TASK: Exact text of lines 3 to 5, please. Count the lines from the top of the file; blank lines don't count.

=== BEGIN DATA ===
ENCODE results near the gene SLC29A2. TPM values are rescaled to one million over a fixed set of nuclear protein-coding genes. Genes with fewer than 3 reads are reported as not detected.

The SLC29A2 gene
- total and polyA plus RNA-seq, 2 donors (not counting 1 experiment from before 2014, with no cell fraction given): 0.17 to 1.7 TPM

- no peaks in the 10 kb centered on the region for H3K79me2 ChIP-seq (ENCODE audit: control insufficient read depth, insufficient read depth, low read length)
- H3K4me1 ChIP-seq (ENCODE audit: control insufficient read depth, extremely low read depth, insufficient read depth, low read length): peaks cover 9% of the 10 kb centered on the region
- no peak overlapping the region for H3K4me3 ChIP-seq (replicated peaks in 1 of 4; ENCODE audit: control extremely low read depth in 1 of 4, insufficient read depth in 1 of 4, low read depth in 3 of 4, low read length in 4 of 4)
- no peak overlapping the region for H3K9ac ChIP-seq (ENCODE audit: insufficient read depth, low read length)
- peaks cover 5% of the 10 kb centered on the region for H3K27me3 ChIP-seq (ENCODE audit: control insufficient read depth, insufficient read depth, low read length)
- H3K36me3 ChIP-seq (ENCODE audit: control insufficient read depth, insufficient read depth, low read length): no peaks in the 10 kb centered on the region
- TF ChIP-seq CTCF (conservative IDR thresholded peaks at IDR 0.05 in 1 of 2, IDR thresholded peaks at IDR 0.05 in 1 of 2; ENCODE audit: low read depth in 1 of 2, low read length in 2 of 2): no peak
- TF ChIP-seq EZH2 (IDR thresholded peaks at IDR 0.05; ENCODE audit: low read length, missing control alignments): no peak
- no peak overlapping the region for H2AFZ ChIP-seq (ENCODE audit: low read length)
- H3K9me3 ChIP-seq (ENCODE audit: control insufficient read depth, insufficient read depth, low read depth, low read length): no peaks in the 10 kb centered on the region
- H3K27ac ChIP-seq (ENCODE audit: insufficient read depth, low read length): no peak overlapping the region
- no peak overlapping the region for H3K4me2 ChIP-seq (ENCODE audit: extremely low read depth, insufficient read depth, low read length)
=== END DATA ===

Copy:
- total and polyA plus RNA-seq, 2 donors (not counting 1 experiment from before 2014, with no cell fraction given): 0.17 to 1.7 TPM

- no peaks in the 10 kb centered on the region for H3K79me2 ChIP-seq (ENCODE audit: control insufficient read depth, insufficient read depth, low read length)
- H3K4me1 ChIP-seq (ENCODE audit: control insufficient read depth, extremely low read depth, insufficient read depth, low read length): peaks cover 9% of the 10 kb centered on the region